The Lost Diaries of a Cro-Magnon Man

Sung J. Woo

Quarter Moon, Cold Time #2

I don't even know why I'm bothering to write any of this down. Probably because of Gark, who keeps telling me it's important. Gark's my best friend and even though he might be the dimmest of all the people I know, he makes up for it tenfold with his noble heart. It takes a great man to recognize the importance of something he doesn't understand. He's always been super supportive of my work, and for that I'm grateful.
      Let me just set the record straight: I enjoy cave drawings as much as the next guy, and it doesn't take a genius to see that Taak is the most talented artist we have, but did everybody have to cram into his cave last night to gawk and marvel at his latest opus?
      Well, not everybody. My wife Meepa and Gark didn't go, though I know they stayed just to appease me. I could tell, the way their glances drifted to the mouth of Taak's cave every time someone ooohed or aaahed. Who could blame them, really. Taak was no doubt unveiling his newest batch of etchings in his usual melodramatic fashion, drawing up his mammoth-hide curtains to unmask his creations for visual consumption.
      At the last gallery gathering, which was only two moon cycles ago (if nothing else, Taak is prolific), I asked him what he called the middle picture, the one of a man about to spear a bucking horse, which followed the one of a man spearing an ox, which preceded the one of a man spearing a deer.
      He lifted his chin and scratched his salt-and-pepper beard, the flickering lamps casting sharp shadows on his face. It's his favorite pose, the conflicted, dark artist in serious rumination. "No need name," he said, "my painting pure, just painting."
      Yeah, whatever, Taak. Maybe it's because you're illiterate?
      Let me take that back. That sounded way too petty, and I'm not a petty man. Taak has his talents and I have mine, even if no one outside of my wife or my best friend recognize them as such.
      "You know here," Meepa tells me whenever I'm in doubt, which is almost always, her hand caressing my heart. When she sees there's no convincing me, she goes to the corner of our hut and sulks. "When Pooka so sad, me sad."
      I am sad, but it isn't because I'm not universally loved and revered like Taak. That's not to say that I'm not bothered by this fact--I certainly am, but I'd also like to think that I'm looking beyond the scope of my own ego. If we can learn anything from all the gigantic dinosaur bones we've encountered, it's that nothing lasts forever. In order to survive in this harsh world of ours, we need to do better than all the other creatures that have come before us. What we need to employ is a written language.
      Taak and I have almost come to blows over this. Of course, he sees no need for written words. He's terrified of them, actually, but he'd never admit to it, instead sticking to his bull-headed viewpoint that pictures are all that's necessary to preserve and convey information. I couldn't disagree more, and what I'm writing down right now is case in point: how could a drawing describe this very argument I'm proposing? There are ideas that cannot be represented on a graphical level, and that's all what I've ever said. But of course Taak has this ridiculous idea that the introduction of language will mean an immediate deprecation and an eventual obsolescence of his art and his place in our village. It isn't a coincidence that every time I've tried to hold a meeting to introduce my ideas to the people, he's trumped me with an impromptu showing of a just-finished cave drawing.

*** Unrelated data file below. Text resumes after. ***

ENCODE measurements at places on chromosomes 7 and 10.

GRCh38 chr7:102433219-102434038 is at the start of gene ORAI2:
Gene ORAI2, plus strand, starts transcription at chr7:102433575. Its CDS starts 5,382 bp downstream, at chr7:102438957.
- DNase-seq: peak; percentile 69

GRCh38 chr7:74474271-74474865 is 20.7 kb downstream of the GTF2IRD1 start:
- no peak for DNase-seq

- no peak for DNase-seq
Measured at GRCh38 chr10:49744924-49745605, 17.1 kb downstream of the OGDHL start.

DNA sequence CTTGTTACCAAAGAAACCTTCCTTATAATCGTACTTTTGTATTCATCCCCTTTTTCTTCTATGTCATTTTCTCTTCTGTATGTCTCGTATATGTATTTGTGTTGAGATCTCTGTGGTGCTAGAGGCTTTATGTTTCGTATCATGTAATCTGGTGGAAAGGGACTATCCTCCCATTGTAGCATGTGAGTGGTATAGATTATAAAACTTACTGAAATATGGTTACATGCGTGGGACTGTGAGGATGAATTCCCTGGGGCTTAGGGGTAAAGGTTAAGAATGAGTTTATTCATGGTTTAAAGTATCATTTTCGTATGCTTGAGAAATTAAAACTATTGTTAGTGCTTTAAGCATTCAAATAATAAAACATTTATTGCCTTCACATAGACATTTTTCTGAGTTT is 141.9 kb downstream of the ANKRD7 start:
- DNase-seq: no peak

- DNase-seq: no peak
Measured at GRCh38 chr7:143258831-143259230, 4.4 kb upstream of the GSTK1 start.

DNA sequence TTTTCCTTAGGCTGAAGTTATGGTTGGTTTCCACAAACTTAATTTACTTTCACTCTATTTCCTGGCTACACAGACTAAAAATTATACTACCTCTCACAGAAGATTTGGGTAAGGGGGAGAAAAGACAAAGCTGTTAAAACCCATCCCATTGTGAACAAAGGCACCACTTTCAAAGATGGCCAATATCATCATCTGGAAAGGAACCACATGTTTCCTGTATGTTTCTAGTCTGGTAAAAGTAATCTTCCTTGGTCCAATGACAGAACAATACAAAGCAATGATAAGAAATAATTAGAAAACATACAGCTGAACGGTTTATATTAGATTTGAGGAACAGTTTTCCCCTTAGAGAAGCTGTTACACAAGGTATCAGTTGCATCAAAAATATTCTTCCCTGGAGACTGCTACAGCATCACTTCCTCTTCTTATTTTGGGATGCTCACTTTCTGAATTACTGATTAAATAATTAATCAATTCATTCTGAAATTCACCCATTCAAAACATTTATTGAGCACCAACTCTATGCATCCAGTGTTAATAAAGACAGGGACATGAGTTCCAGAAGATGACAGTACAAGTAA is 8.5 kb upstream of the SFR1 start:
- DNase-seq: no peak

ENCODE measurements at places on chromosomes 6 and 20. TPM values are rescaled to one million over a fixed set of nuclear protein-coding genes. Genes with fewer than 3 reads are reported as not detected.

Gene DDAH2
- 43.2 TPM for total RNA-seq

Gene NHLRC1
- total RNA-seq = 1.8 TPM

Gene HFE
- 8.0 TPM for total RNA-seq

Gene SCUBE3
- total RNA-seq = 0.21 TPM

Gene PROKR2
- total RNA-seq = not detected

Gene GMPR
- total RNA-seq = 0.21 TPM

Nevertheless, I persevere to proliferate Pookala. That's what I call this system of written language I have developed, the very thing I'm using to jot down this journal, and it's quite brilliant, if I do say so myself. I've broken down our oral language into an alphabet comprised of ten primitive components, and even the least coordinated of our people should encounter few problem writing any of it down.
      I can go on and on about this, but my nose tells me it's time to stop, for I can smell the deep, musky sweetness of Meepa's bear stew wafting in from the kitchen. We have known each other for forty moon cycles and have been together for thirty, and I feel fortunate to have a woman who is strong, kind, and beautiful. It is an honor and a privilege to be able to write her down like this, for others to read about my wonderful wife long after she's gone.

Half Moon, Cold Time #2

If you were to poke you head into any of the huts at night, you'd find people sitting around their fires and telling stories. Forgive me for generalizing, but by and large, men tell better stories then women, because they tend to stretch the truth more, which is probably due to their heightened level of insecurity, an attempt to compensate for their lack of self-confidence, which is hardly surprising. Most of this could be attributed to hunting, where there's a great deal of pressure to bring back a catch every time we're out, and if you're not adept with the spear, you're doomed to a life of eternal shame. It breaks a man, this failure. Just take a look at Daaba, who's so bad at it that he stays with his daughter while his wife fulfills his duties. His posture has turned almost Neanderthal, his disgrace oozing with every shuffling step. I can hardly stand to see the poor fellow anymore.